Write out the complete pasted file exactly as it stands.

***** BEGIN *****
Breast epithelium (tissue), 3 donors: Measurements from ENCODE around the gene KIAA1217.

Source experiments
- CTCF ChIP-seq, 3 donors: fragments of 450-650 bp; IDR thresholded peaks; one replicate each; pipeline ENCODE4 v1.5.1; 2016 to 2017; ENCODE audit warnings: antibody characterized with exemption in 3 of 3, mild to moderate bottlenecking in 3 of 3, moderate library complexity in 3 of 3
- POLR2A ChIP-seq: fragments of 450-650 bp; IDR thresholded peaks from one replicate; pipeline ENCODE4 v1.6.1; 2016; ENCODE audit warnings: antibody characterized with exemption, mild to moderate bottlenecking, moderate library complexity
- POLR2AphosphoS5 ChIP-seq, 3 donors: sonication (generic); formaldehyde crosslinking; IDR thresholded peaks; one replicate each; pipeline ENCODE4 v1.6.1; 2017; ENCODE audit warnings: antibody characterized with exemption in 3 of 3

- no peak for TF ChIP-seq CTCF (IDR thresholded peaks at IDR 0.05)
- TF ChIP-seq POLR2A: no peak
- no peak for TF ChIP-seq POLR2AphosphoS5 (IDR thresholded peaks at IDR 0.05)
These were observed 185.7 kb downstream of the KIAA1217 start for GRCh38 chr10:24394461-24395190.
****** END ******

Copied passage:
Breast epithelium (tissue), 3 donors: Measurements from ENCODE around the gene KIAA1217.

Source experiments
- CTCF ChIP-seq, 3 donors: fragments of 450-650 bp; IDR thresholded peaks; one replicate each; pipeline ENCODE4 v1.5.1; 2016 to 2017; ENCODE audit warnings: antibody characterized with exemption in 3 of 3, mild to moderate bottlenecking in 3 of 3, moderate library complexity in 3 of 3
- POLR2A ChIP-seq: fragments of 450-650 bp; IDR thresholded peaks from one replicate; pipeline ENCODE4 v1.6.1; 2016; ENCODE audit warnings: antibody characterized with exemption, mild to moderate bottlenecking, moderate library complexity
- POLR2AphosphoS5 ChIP-seq, 3 donors: sonication (generic); formaldehyde crosslinking; IDR thresholded peaks; one replicate each; pipeline ENCODE4 v1.6.1; 2017; ENCODE audit warnings: antibody characterized with exemption in 3 of 3

- no peak for TF ChIP-seq CTCF (IDR thresholded peaks at IDR 0.05)
- TF ChIP-seq POLR2A: no peak
- no peak for TF ChIP-seq POLR2AphosphoS5 (IDR thresholded peaks at IDR 0.05)
These were observed 185.7 kb downstream of the KIAA1217 start for GRCh38 chr10:24394461-24395190.